Pineapple grilled on a braai is one of my all-time favourite desserts. Using coconut sugar gives it an extra tropical taste. Coconut sugar, also know as coconut palm sugar, tastes like caramel flavoured sugar, not like coconut! It is produced from the sap of cut flower buds of the coconut palm. The Glycemic Index of coconut sugar is 35 and is therefore consideredto be healthier than refined white sugar that has a GI of 60 and brown sugar that has a GI of 64. It can be used as a 1:1 sugar substitute for coffee, tea, baking and cooking. Coconut sugar has a high mineral content, being a rich source of potassium, magnesium, zinc and iron. It also contains Vit B1, B2, B3 and B6.
1 or 2 fresh pineapples, trimmed, cored and cut into wedges
30 ml coconut sugar or regular brown sugar (see notes below)
2. 5 ml ground cinnamon
a few drops water
Preheat your braai to a medium-high heat.
Combine the sugar, cinnamon and a few drops water in a mixing bowl and brush it onto the pineapple pieces.
When you are ready to braai the pineapple, lightly oil the surface of the grill.
Braai the pineapple for approximately 15 minutes, searing all sides.
Serve on it’s own, or with cream or ice cream.
Substitute the pineapple for peaches that has been pitted and halved for an equally delicious dessert (see photo below).
250 g white, milk or dark chocolate
30 ml coconut oil (see notes)
Chop the chocolate finely.
Melt the chocolate in a double boiler on the stove or in a heat-proof bowl on the defrost setting in the microwave.
When the chocolate is melted, add the coconut oil and mix well.
To serve, spoon ice-cream into dessert bowls or into ice-cream cones and drizzle the chocolate sauce on top. The chocolate will harden almost instantaneously!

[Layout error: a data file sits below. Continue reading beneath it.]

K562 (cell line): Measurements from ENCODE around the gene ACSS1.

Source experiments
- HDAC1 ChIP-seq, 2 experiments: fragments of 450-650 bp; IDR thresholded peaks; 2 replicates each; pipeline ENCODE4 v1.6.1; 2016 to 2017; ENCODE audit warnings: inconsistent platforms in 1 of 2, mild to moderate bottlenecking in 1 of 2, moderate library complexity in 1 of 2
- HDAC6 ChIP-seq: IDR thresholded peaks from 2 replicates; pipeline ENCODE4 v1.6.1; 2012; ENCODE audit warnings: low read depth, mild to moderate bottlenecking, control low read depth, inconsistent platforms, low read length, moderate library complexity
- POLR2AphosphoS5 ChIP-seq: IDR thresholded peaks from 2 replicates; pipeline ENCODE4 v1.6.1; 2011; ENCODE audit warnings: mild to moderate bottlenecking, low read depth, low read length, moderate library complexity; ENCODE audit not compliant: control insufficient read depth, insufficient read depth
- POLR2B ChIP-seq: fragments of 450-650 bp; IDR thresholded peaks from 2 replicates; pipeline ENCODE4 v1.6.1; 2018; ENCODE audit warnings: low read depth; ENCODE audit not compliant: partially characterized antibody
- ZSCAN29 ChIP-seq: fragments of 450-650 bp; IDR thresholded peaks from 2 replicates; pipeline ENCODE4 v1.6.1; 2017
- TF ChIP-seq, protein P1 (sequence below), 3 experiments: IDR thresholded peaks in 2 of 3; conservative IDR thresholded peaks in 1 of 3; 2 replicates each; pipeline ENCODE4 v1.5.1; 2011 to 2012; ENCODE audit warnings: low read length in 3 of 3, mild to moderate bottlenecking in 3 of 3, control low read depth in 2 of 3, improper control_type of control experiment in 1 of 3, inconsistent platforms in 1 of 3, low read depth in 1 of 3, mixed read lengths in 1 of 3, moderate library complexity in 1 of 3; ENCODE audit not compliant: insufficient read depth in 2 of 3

Makes 250 ml
– Leftover chocolate can be stored in an airtight container in the fridge.
– Leftover chocolate can be reheated and used as a sauce, but it will lose some of its hardening properties.
– Coconut oil is available from health shops, pharmacies and fruit & veg shops. See my post Nuts About Coconuts for more info.
This decadent recipe has been taken from Di Burger’s book “Chocolate’s African Odyssey”. Read more about the latter and her book Celebrating Méthode Cap Classique here.
8 large pain au chocolat, sliced thickly
150 g dark chocolate, chopped
75 g butter
425 ml whipping cream
60 ml dark rum
110 g caster sugar
good pinch cinnamon
3 large eggs
Meringue 3 egg whites
180 g castor sugar
Butter the sides of a rectangular ovenproof dish.
Place the 150g chocolate, whipping cream, rum, sugar, butter and cinnamon in a bowl and melt on medium in the microwave, stirring every 30 seconds until melted.
In a separate bowl, whisk the eggs and then whisk in the chocolate mixture until it is smooth.
Spoon about 1 cm layer of the chocolate mixture into the base of the dish and arrange half the croissants over the chocolate in overlapping rows. Sprinkle the chocolate pieces over this.